HANOVER COUNTY, Va. -- The Hanover School Board struck down a policy that would have allowed transgender students to use the restroom of the gender with which they identify.
The board voted 4-3 at a meeting on Tuesday night.
Hanover could face some legal challenges because of this decision, according to experts.
In a memo sent over the summer, Virginia State Superintendent Dr. James Lane told local school boards that state law passed in 2020 required them to adopt policies protecting transgender students. These policies had to be at least consistent with the model set by the state.
Among these policies was the right to use the bathroom of the gender with which the student identifies.
Lane said in the memo that while non-compliance did not carry penalties related to state funding, it could be costly "due to civil litigation or other associated liabilities" and pointed to a section of Virginia Code that states a legal guardian of a student within a school division who is "aggrieved by an action" of the local school board "may, within thirty days after such action, petition the circuit court having jurisdiction in the school division to review the action of the school board."
University of Richmond School of Law Professor Jack Preis said that could include lawsuits from parents or guardians of transgender students in the school system.
"Seeking review, this would be in the Virginia Circuit Court seeking review of that decision because it does not comply with the model policy," Preis said.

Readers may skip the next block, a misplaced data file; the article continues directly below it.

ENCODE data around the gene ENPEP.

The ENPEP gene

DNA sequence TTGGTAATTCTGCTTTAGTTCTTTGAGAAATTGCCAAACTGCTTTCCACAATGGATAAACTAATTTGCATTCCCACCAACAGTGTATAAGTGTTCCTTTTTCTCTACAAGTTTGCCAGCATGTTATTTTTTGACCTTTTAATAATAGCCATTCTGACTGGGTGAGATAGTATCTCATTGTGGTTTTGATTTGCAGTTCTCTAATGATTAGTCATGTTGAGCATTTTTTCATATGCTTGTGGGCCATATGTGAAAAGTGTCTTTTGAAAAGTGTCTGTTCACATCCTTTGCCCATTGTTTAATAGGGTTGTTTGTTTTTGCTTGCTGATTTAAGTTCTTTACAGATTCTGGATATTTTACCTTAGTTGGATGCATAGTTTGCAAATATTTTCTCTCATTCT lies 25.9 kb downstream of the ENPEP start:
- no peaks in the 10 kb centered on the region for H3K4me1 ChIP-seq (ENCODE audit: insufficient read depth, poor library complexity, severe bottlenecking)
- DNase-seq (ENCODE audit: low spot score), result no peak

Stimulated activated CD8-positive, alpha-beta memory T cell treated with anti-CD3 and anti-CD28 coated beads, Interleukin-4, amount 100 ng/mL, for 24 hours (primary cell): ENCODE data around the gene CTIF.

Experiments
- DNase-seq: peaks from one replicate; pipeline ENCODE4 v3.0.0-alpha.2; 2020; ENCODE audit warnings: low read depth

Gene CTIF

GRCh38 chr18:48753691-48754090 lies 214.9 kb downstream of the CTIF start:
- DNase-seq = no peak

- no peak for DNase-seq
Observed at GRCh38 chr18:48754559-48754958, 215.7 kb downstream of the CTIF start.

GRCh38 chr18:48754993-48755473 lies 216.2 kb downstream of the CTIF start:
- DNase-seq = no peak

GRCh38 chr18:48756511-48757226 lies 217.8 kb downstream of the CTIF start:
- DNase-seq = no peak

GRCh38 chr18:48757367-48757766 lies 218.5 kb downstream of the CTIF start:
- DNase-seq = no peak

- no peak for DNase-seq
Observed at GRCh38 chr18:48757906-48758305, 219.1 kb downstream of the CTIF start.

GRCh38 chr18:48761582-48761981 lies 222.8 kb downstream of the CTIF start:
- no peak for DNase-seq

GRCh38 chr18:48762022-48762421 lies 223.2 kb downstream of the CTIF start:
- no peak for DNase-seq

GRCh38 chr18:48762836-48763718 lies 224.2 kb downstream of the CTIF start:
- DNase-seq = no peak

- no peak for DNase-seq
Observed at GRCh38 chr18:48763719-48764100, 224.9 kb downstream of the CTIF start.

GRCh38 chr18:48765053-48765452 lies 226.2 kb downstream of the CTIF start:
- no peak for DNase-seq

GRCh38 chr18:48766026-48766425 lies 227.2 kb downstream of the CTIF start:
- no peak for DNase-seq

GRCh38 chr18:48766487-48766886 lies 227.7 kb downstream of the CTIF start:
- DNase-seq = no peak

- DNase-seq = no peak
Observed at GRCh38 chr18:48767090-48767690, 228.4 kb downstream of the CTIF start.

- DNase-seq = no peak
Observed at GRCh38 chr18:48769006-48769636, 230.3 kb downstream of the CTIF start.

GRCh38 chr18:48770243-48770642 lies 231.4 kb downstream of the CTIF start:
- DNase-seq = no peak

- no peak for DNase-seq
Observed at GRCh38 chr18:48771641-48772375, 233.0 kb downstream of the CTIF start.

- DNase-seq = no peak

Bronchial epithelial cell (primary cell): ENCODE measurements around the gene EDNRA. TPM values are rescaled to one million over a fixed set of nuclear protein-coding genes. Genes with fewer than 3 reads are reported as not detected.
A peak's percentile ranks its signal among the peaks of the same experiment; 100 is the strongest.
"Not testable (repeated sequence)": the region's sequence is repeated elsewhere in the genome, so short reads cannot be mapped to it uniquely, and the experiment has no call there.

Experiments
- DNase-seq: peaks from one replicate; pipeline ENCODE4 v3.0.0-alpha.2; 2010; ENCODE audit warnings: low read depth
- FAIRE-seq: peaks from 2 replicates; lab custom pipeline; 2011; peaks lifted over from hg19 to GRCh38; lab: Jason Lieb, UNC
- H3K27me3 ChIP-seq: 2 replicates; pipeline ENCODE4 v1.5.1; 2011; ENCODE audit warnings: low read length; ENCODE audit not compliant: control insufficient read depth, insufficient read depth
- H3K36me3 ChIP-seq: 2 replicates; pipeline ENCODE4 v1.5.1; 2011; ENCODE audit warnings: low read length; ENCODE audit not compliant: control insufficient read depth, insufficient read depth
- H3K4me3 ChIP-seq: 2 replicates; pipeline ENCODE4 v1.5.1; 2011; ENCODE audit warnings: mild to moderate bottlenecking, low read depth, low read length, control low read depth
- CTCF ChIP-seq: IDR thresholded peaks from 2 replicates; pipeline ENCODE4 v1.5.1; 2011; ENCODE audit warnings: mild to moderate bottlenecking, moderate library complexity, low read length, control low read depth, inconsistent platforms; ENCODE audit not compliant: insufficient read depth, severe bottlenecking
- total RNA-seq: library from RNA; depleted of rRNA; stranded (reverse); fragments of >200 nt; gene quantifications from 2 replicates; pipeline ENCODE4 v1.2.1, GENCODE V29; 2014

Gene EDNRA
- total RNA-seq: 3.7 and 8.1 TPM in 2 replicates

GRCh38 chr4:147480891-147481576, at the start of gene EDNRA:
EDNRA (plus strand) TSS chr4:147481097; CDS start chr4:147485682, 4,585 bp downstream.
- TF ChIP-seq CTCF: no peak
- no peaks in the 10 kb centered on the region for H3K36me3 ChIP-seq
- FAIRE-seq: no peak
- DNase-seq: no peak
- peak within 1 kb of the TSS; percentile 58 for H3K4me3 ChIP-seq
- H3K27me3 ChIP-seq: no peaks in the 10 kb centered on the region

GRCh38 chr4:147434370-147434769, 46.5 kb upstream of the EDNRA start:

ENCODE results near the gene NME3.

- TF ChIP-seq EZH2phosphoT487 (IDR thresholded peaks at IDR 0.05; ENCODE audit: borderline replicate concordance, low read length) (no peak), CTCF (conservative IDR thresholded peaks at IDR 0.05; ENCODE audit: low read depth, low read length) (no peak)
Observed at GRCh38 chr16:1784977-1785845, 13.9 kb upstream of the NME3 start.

Preis said that the answer seems clear as Hanover didn't adopt the policy.
"And the court should order the school district to comply, to change their policy, And they'll have to go back to the drawing board and change things," Preis said.
He said lawsuits could also be filed in federal court, potentially under constitutional or Title IX violations.
"Perhaps Title XI, which is a federal statute protecting individuals from discrimination on the basis of sex. There's a potential constitutional claim, also, under the federal constitution," said Preis, who added all this assumes that the action taken Tuesday is final and the issue will not be revisited.
In an email to CBS 6 Wednesday afternoon, HCPS Board Chair Ola Hawkins wrote that as was mentioned during the meeting "several members of the School Board expressed a desire for additional time to craft a solution that works for all concerned individuals. A timeline was not established."
As to the implementation of what was passed, Hawkins said "we are beginning to work with the school division administration on the implementation of the Board’s expectations in this regard."
How changes in Virginia leadership could affect transgender policy in the Commonwealth
What happens with Hanover's transgender policy and policies in other area school systems could hinge on the big change in leadership coming in Virginia next year.
Republican Governor Glenn Youngkin will take over in January and it remains to be seen if he will direct his Superintendent of Education to change the state's model policy.
As it stands now, state law directed the Department of Education to adopt a model policy for the treatment of transgender students in Virginia schools. The current model policy said students should be allowed to use the facility that aligns with their consistently asserted gender identity.
CBS6 checked in with nearly all of the school districts in our viewing area to find out if they had actually adopted this portion of the model policy.
Chesterfield and Richmond do have a policy that allows students to use the bathroom that corresponds with their gender identity. Henrico does not.